7. One more time, the Grammy Awards! Did the Christian gospel singer do the right thing? (Considering the texts we have read, I think the answer is "yes." It is true that she was in the world, and not in the church, but she was in the middle of a program where some of the participants were making the argument that sin is morally right. They were evangelizing for sin!)


  3. Discerning Hostility


    1. Read Mark 5:1-5. Is this fellow dangerous? How would you like him living in your neighborhood?


    2. Read Mark 5:6. Don't miss this, "from a distance, he ran" towards Jesus. How would you feel if he was running directly towards you?


      1. We discussed pagans who are hostile to the gospel as opposed to those who are coming to hear the gospel. Our conclusion was that we should resist those who are hostile. How would you classify this fellow when he was in the running phase? (Not just hostile, but incredibly dangerous! We might have to reconsider our prior conclusion!)


    3. Read Mark 5:7. Now that you hear what this man says, would consider him hostile? (He acknowledges who Jesus is, and asks Jesus not to hurt him!)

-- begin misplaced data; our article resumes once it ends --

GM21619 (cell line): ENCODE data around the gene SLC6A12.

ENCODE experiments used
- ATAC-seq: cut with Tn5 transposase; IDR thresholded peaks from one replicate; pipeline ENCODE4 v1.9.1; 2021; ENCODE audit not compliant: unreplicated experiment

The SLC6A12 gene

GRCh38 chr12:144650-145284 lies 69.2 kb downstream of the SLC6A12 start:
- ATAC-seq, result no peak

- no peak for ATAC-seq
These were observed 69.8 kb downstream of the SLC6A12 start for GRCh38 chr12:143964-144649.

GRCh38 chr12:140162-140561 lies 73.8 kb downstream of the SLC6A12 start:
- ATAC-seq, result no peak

1. What does the contrast between the man's actions and his words teach us? (We need to be careful about who we classify as being hostile.)


    4. Read Mark 5:8-12. What is the problem with this fellow? (He is demon-possessed.)


      1. Are the enemies of the gospel demon-possessed?


    5. Read Mark 5:18-20. What does this teach us about the possibility for people who seem hostile to the gospel? (Leaving to one side the question of whether they are involuntarily or voluntarily in tune with Satan, this shows the great potential for someone who leaves Satan's camp.)


  4. Simple Outcasts


    1. Read John 4:7-9. What was the obvious social differences between Jesus and this woman? (She was both a Samaritan (a Jew of mixed blood) and she was a woman.)


      1. Is she hostile to Jesus? (Somewhat.)


    2. Read John 4:13-18. It is odd that this woman comes to the well by herself. Her background tells us why - she was a moral outcast. She is not just a Samaritan and a woman, but she is even rejected by Samaritan women! What is the lesson for us? (The gospel is for everyone. No one is too "low.")


    3. Friend, we need to be aware of our influence, and we need to be alert to the adverse influence of sinners in the church. However, the stories of Jesus' life show us that we are here to save everyone. No one is unworthy of the gospel. Will you put this into action in your life?


  5. Next week: With the Rich and Famous.